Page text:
Scanner to scan bigger than negative size

Discussion in 'Digital Darkroom' started by serge c, Mar 1, 2006.

  1. I am interested in finding a scanner that can scan 35mm film at bigger
    than the negative size, so at least the border and preferably
    perforation as well are included.

    Most scanner negative holders (in both film and flatbed scanners) seem
    to assume you want to scan only what's inside the negative and that
    your negatives are evenly spaced (not the case with some older cameras).

    When I print B&W in the darkroom I often use either a filed out
    negative holder or sometimes a holder with two glass plates that
    flatten the negative to allow printing the perforation. So I'm looking
    for a similar effect.

    Basically I need natural-looking borders (I don't want to do it in
    photoshop, I'd much rather keep the ones that I already have. Plus, in
    PS it's hard to achieve the same grain on borders)

    Thanks in advance,
  2. You need a medium format scanner like the Minolta Multi Pro, Nikon 8000 or Nikon 9000.
  3. I think a good Epson flatbed scanner w/ medium format capability would work and then add Doug Fisher's ( film holder and anti-newton glass insert so you could scan the entire 35mm frame would work.
  4. Thanks for the prompt replies. "Anti-newton" is definitely the word I was happy to hear cause that's what's in my enlarger film holder (and I know what it means more or less). I will definitely look into it.

    Doug Fisher's products look exactly like the type of stuff I would be looking for. And Epson 4490 is the only compatible scanner currently on the Epson website.

    Any other suggestions are appreciated (competitors' products, workarounds etc).
  5. Sorry to disagree with Joseph, but 35mm worth of image area scanned on a flatbed does not yield a very high quality print to most eyes.
  6. 4800 dpi of an Epson 4490 in 16 bits sounds allright. I am currently scanning my film on a Nikon film scanner at school that scans somewhere in the 4000 dpi range.

    I like the fact that the Nikon film scanner (I believe it's a Coolscan 4000 ED) has an optional adapter that feeds the film automatically and allows me to adjust the negative's position in the software. But you get no borders and it actually crops a little bit... And I'm sure the adapter doesn't really flatten the film the way it should.
  7. Well I wouldn't say that it will give results equal to a dedicated film scanner...only that it will do the effect Serge is looking for which is scan the full negative including the film sprockets, etc. Perhaps you could just get some high end scans of a few different film strips -- drum scans would include the full negative right? -- and then use those borders for your scans you do on your film scanner.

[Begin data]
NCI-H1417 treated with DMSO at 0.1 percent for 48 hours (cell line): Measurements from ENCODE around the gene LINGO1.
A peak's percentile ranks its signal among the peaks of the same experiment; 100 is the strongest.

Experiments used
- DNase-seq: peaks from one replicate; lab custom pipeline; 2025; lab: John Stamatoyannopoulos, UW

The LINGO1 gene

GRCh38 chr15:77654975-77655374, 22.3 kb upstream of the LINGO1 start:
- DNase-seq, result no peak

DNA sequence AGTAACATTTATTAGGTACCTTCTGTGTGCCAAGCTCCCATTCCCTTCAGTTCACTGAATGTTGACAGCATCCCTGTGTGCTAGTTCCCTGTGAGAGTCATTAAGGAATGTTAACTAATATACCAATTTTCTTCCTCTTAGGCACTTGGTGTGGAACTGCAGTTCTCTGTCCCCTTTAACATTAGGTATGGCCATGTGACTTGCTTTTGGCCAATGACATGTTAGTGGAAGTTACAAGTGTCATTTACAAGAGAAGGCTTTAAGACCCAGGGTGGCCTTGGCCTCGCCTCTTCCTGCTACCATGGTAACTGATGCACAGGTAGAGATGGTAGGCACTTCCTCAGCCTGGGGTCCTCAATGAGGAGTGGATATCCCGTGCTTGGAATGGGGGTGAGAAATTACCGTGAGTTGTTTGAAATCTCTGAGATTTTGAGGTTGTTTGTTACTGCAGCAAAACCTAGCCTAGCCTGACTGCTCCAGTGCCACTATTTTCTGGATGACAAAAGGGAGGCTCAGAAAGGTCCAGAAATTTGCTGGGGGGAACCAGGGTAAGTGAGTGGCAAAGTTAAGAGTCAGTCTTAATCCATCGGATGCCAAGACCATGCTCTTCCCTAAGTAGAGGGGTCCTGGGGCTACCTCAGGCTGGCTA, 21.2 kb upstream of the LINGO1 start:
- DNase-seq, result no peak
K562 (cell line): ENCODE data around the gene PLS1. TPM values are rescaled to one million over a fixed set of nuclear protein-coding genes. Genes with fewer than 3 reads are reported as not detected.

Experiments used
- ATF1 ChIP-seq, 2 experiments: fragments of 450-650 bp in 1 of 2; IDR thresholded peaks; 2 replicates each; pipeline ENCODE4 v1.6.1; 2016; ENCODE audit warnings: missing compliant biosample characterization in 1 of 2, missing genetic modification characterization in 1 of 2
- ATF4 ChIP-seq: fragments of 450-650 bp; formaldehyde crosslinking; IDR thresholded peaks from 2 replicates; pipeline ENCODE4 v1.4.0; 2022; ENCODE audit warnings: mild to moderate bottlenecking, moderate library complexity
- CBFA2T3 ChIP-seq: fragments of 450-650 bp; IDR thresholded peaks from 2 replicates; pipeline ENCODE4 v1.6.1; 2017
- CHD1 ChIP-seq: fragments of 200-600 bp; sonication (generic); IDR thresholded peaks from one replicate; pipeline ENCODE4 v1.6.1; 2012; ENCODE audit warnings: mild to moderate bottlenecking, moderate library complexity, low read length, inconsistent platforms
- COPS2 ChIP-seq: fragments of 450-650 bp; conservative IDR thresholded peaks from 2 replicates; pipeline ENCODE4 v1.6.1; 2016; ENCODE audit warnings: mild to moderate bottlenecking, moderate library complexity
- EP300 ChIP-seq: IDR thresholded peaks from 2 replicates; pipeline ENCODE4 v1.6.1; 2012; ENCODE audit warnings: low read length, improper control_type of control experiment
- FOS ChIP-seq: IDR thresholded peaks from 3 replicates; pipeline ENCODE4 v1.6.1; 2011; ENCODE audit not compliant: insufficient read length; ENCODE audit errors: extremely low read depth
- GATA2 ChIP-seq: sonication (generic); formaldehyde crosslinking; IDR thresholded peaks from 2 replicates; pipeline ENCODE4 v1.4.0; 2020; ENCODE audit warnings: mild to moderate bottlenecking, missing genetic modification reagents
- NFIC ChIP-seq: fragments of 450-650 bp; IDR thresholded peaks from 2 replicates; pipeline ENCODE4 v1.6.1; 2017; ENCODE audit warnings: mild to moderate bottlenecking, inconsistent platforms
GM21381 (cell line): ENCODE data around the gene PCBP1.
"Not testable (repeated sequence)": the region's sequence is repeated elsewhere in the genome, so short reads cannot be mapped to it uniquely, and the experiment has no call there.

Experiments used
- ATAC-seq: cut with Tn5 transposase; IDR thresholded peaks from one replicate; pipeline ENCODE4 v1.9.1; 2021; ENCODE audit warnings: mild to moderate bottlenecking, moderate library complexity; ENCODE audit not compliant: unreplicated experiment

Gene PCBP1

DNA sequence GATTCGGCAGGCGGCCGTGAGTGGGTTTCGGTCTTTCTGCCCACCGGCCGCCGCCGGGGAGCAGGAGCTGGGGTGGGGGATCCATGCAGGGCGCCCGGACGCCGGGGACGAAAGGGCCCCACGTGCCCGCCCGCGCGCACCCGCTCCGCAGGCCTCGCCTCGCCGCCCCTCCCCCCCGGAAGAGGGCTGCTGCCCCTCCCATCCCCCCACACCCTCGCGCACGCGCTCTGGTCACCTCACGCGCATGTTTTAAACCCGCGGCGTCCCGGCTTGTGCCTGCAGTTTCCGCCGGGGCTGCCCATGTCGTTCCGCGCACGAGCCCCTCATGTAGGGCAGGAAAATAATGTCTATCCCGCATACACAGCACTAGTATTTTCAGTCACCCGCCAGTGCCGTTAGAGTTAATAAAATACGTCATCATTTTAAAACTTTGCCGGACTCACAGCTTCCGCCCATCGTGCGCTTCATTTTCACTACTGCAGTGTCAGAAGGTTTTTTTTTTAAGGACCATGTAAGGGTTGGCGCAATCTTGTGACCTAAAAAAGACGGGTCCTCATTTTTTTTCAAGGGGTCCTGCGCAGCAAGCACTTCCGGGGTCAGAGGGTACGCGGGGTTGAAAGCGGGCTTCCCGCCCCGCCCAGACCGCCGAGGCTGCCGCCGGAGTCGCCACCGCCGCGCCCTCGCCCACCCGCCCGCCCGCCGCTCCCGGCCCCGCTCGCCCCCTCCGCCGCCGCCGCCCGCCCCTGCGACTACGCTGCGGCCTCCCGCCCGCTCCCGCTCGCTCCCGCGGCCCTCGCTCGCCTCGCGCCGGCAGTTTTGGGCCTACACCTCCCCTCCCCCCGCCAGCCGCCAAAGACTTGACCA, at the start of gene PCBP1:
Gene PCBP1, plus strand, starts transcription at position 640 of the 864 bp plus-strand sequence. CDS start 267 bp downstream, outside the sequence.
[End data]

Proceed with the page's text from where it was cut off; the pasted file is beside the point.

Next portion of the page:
8. I hate to embarass myself but I didn't know drumscans include the full negative.
  9. it can include anything mouted on the drum - rebate, tape used to hold the film down,
  10. Serge: If the Epson flatbeds actually did 4800 dpi, no one would buy a film scanner. While that is the published marketing spec, everyone concludes the true optical resolution is around 1200 dpi. Some conclude they are good enough for scanning MF but that didn't cut it for me. Very few conclude an Epson flatbed will get you anything more than a web sized JPG from 35mm.
  11. OK. That makes sense.

    So to sum up the best way would be to drum scan, but it's prohibitively expensive.

    The next best would be a multi-format film scanner with a AN glass holder (like Nikon 9000 ED $1800 + $230 for a glass holder or $500 for a fluid mount holder. BTW, is fluid mount any good - it sounds like a good idea?

    The cheapest lower quality option is an Epson MF flatbed plus Doug Fisher's holder. Should be around $300.

    Thanks for the replies!
  12. I just realized my school has an older model of Nikon MF scanner (it's less bitdepth than the newer ones unfortunately) but I don't think they have a glass holder. So I guess I may consider just buying a holder for it.
  13. jtk


    How large do you print? If you contain your ambitions to 11X14 the Epson 4990 will do the job attractively. The new tope end models will almost certainly do better than 4990, which may bring them into Nikon turf. .
  14. Actually I don't print. I mean I print chemical B&W. But I would like to have digital copies for archiving, promotional purposes, show catalogs, stuff like that. And I'm sure one day I'll find a way to print digitally that I'll be happy with.
  15. John, I'm skeptical of these printability claims about the 4990 and medium format, though I truly want to believe them.

    Do you have personal experience with medium format scans on the 4990, and if so how do they compare to 35mm dedicated film scans?

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